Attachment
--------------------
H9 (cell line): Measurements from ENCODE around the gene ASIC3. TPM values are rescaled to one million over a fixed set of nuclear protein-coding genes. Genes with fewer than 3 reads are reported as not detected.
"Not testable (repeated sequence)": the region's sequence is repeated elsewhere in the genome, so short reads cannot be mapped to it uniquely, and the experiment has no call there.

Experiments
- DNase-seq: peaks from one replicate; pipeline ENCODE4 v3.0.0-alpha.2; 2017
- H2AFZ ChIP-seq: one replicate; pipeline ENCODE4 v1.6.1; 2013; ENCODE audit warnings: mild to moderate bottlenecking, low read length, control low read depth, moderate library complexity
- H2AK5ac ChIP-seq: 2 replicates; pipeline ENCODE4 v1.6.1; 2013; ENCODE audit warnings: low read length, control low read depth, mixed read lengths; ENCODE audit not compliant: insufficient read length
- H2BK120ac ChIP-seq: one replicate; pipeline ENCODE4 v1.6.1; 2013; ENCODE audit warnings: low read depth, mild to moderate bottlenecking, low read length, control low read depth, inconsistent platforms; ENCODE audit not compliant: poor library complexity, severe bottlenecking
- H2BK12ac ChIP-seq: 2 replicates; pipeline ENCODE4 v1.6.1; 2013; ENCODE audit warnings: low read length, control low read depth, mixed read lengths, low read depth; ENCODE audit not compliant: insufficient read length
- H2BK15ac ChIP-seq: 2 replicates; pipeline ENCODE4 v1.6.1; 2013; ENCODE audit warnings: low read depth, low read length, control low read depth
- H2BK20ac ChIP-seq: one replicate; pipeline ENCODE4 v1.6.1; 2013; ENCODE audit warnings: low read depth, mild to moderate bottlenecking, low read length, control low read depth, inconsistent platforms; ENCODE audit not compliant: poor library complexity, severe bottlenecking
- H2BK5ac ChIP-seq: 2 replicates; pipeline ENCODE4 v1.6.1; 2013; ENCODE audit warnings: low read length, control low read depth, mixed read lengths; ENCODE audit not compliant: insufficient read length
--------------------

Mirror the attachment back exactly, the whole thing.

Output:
H9 (cell line): Measurements from ENCODE around the gene ASIC3. TPM values are rescaled to one million over a fixed set of nuclear protein-coding genes. Genes with fewer than 3 reads are reported as not detected.
"Not testable (repeated sequence)": the region's sequence is repeated elsewhere in the genome, so short reads cannot be mapped to it uniquely, and the experiment has no call there.

Experiments
- DNase-seq: peaks from one replicate; pipeline ENCODE4 v3.0.0-alpha.2; 2017
- H2AFZ ChIP-seq: one replicate; pipeline ENCODE4 v1.6.1; 2013; ENCODE audit warnings: mild to moderate bottlenecking, low read length, control low read depth, moderate library complexity
- H2AK5ac ChIP-seq: 2 replicates; pipeline ENCODE4 v1.6.1; 2013; ENCODE audit warnings: low read length, control low read depth, mixed read lengths; ENCODE audit not compliant: insufficient read length
- H2BK120ac ChIP-seq: one replicate; pipeline ENCODE4 v1.6.1; 2013; ENCODE audit warnings: low read depth, mild to moderate bottlenecking, low read length, control low read depth, inconsistent platforms; ENCODE audit not compliant: poor library complexity, severe bottlenecking
- H2BK12ac ChIP-seq: 2 replicates; pipeline ENCODE4 v1.6.1; 2013; ENCODE audit warnings: low read length, control low read depth, mixed read lengths, low read depth; ENCODE audit not compliant: insufficient read length
- H2BK15ac ChIP-seq: 2 replicates; pipeline ENCODE4 v1.6.1; 2013; ENCODE audit warnings: low read depth, low read length, control low read depth
- H2BK20ac ChIP-seq: one replicate; pipeline ENCODE4 v1.6.1; 2013; ENCODE audit warnings: low read depth, mild to moderate bottlenecking, low read length, control low read depth, inconsistent platforms; ENCODE audit not compliant: poor library complexity, severe bottlenecking
- H2BK5ac ChIP-seq: 2 replicates; pipeline ENCODE4 v1.6.1; 2013; ENCODE audit warnings: low read length, control low read depth, mixed read lengths; ENCODE audit not compliant: insufficient read length